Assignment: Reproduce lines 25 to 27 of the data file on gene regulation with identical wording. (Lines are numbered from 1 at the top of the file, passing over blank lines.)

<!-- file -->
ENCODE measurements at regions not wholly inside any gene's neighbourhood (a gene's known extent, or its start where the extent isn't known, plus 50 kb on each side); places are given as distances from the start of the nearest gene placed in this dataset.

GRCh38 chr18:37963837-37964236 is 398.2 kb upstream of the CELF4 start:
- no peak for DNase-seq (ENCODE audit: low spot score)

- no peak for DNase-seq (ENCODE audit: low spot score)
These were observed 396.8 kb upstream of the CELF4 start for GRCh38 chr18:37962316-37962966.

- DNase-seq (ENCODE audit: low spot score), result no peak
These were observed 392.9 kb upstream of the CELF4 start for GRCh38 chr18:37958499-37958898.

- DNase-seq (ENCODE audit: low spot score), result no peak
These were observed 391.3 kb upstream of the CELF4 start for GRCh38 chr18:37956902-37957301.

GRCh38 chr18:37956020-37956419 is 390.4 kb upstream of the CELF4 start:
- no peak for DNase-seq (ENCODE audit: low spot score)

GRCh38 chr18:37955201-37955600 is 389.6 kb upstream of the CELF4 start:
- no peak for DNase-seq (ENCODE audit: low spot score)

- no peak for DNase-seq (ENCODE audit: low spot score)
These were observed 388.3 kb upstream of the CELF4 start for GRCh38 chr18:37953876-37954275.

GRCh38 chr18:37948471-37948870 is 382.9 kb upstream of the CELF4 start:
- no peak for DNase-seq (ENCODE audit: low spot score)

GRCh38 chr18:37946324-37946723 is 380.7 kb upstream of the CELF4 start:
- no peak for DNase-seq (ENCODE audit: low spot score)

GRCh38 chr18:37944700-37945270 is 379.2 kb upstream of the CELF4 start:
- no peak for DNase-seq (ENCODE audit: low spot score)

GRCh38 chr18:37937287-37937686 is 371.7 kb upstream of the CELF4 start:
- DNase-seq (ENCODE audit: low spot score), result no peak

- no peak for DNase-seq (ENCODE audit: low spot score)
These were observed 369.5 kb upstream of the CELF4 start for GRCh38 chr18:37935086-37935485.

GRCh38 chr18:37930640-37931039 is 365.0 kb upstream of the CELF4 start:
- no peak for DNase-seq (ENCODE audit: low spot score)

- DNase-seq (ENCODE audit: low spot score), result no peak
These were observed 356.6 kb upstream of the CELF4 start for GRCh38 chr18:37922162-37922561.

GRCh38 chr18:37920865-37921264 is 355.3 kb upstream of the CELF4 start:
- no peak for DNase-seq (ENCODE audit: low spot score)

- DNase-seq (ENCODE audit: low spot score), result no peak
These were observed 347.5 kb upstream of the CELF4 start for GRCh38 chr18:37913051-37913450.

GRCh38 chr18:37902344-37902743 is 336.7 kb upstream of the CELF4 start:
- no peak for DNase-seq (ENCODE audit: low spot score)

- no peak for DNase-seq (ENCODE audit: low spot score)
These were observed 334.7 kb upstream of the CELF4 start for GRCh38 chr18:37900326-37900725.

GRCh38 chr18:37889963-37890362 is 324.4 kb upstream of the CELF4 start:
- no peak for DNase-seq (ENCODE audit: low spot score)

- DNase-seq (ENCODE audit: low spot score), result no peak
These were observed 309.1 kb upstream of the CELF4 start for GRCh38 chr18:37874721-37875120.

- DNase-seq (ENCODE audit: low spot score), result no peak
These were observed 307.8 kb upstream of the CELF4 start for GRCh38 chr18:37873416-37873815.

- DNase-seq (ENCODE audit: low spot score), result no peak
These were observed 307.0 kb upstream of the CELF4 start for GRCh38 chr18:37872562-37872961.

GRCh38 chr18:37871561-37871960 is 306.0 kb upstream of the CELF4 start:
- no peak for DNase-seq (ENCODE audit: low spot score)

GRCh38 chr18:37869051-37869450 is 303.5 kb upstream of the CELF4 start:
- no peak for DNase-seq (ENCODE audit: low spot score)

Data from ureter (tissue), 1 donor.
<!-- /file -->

These were observed 369.5 kb upstream of the CELF4 start for GRCh38 chr18:37935086-37935485.

GRCh38 chr18:37930640-37931039 is 365.0 kb upstream of the CELF4 start:
- no peak for DNase-seq (ENCODE audit: low spot score)